REVIEW The struggle of young, white activists aspiring to the authenticity, confrontational stance, and street credibility of groups like the Black Panthers has generated some of the most enduring myths and storylines of the 1960s. Read more »
ISBN REAL America has just ended its quadrennial psychoanalysis of every state in the union, ultimately prescribing a mood enhancer. I'm glad that appointment is over, of course.
But I have to say I'm gonna miss watching the candidates participate in their grueling dance marathon with vain, neurotic America, a contest that involved gliding from state to state at breakneck speeds in a perversion of the open-road mythology. I'm gonna miss those blow-up maps of the nation, so detailed that CNN will have to team up with Google Earth to outyell the competition again in 2012. Read more »
REVIEW If you're one of the 200,000 San Franciscans who voted for Barack Obama, maybe you're staring at that map of red and blue states wondering, "How could 56 million people vote for John McCain? Why is there still this incredible swath of crimson belting our country?"
Similar questions have been burning in the minds of liberals since the 2000 election. Read more »
Bill Berkson's poetry is a tortoise-and-hare countryside no one's watching the clock, although it's lunchtime in early fall. When you read his poems, you say, "They're doing it for me, I'll do it for them." His life in art (first as a self-described "kid on the scene of the first New York School," later as a sleeper cell in the New YorkBolinas "axis of poetry evil") could be signified by a freshly minted tarot card: Collaboration. Read more »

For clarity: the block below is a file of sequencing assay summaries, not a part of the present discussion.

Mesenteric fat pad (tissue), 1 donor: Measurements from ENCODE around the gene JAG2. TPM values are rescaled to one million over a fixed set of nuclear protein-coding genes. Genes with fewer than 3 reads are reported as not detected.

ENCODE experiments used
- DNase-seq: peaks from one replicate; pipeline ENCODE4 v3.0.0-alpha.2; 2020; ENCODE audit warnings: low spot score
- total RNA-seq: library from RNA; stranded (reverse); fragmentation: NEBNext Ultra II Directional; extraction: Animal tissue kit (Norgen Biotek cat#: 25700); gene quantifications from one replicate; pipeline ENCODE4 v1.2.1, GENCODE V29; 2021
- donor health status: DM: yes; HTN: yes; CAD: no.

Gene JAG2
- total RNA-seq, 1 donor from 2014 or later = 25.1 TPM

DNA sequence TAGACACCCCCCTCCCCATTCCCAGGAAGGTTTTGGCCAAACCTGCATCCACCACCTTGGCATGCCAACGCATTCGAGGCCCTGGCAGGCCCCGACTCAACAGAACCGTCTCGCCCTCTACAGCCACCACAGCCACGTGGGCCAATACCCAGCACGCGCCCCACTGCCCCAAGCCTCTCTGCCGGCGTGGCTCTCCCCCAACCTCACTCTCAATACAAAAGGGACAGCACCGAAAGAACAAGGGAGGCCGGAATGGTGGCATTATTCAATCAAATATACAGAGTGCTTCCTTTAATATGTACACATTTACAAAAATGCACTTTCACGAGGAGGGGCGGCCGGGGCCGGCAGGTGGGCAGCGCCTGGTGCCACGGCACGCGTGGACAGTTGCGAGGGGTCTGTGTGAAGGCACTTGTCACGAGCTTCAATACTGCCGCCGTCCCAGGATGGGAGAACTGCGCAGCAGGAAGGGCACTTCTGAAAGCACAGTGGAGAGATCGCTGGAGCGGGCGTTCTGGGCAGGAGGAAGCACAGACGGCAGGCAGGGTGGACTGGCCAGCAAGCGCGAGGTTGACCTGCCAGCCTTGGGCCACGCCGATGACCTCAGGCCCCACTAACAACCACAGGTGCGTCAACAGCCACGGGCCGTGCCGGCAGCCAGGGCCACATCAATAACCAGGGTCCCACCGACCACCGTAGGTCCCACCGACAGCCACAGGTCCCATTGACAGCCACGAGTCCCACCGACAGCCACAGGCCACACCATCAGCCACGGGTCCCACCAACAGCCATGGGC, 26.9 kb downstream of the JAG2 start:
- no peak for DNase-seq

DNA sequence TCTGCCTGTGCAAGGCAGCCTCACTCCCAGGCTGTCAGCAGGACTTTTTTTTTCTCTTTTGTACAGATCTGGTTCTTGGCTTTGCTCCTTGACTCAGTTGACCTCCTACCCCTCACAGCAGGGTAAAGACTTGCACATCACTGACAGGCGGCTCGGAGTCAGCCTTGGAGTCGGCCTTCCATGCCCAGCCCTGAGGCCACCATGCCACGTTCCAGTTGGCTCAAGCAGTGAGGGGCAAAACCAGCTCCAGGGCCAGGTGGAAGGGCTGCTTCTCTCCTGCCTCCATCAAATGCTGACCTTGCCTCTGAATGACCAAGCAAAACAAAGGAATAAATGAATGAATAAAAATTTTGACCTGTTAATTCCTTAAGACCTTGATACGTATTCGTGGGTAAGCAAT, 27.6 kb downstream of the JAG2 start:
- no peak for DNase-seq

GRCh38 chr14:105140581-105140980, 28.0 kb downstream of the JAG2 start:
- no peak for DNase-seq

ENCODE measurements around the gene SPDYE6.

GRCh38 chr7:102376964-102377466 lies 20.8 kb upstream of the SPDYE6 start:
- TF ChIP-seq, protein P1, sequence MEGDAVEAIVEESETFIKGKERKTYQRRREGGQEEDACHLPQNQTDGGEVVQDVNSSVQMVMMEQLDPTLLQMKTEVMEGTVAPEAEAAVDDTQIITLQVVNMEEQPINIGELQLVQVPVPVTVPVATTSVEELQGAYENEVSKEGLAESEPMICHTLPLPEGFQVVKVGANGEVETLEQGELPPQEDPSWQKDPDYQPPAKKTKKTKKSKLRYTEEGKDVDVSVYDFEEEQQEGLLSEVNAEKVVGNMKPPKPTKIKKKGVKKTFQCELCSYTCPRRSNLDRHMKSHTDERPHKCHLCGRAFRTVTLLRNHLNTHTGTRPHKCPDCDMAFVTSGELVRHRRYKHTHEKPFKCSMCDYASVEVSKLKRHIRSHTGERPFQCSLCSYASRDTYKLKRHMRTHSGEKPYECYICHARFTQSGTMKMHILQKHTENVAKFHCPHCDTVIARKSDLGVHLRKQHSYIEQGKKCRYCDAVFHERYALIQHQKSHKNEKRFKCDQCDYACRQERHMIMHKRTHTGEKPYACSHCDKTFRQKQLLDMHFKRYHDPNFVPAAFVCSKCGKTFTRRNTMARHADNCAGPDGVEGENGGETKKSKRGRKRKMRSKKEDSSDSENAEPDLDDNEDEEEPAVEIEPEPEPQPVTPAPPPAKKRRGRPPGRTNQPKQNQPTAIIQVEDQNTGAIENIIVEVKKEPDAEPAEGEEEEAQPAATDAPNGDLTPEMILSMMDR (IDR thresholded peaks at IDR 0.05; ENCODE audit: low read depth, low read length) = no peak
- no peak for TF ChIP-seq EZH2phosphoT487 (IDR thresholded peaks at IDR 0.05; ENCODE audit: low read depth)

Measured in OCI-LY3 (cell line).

Call him the monkish punk elder of counterculture in the Bay and fringes wherever they may fray. Behind a monochromatic, black-clad, black-banged façade and unassuming demeanor, V. Vale is a man of so many interests and accomplishments that it's hard to know where to start. How about with Vale as Punk Showman?
"In 1984 I'm sure I put on one of the greatest shows ever to celebrate our J.G. Ballard book," the 50-plus publisher says. Read more »
The first book I held close to my heart was Italian poet Antonio Porta's 1987 Kisses from Another Dream, number 44 in the ongoing City Lights Pocket Poets Series. I bought it on a trip to the city from Santa Cruz when I was around 17, and I savored every line, whipping out the book at coffee shops and other high school hangouts, in attics late at night, at beach bonfires, and even for a speech at one friend's funeral. Read more »
My heart's made of paper and held in place with two staples: I'll always love zines. Recent issues of David Brazil's and Sara Larsen's biweekly roundup Try include Dana Ward's languorous thoughts on feeling and some playful lyricism courtesy of Julian Brolaski (e-mail firstname.lastname@example.org.). Runx Tales #1 is a collection of comics by Matt Runkle (email@example.com). Read more »
REVIEW Since his death in 1966, André Breton has received more than his fair share of knocks. I've heard both critics and poets call him "fascist," though if pressed, they can only cite Breton's sometimes dogmatic leadership of the surrealist movement. Such loose talk is tiresome and ahistorical. A staunch Communist, Breton was nonetheless the first to denounce the totalitarian Stalin when the rest of the French Left turned a blind eye. He never went for Mao like the Tel Quel crowd. Read more »
Nothing ever changes. Until it does. Then everything is different.
Such is the case in pop culture laureate Chuck Klosterman's first novel, Downtown Owl. It tells the story of a sleepy town that isn't really there. According to Walter Valentine, the principal of Owl High, "You're going to like it here. It's not Monaco. Read more »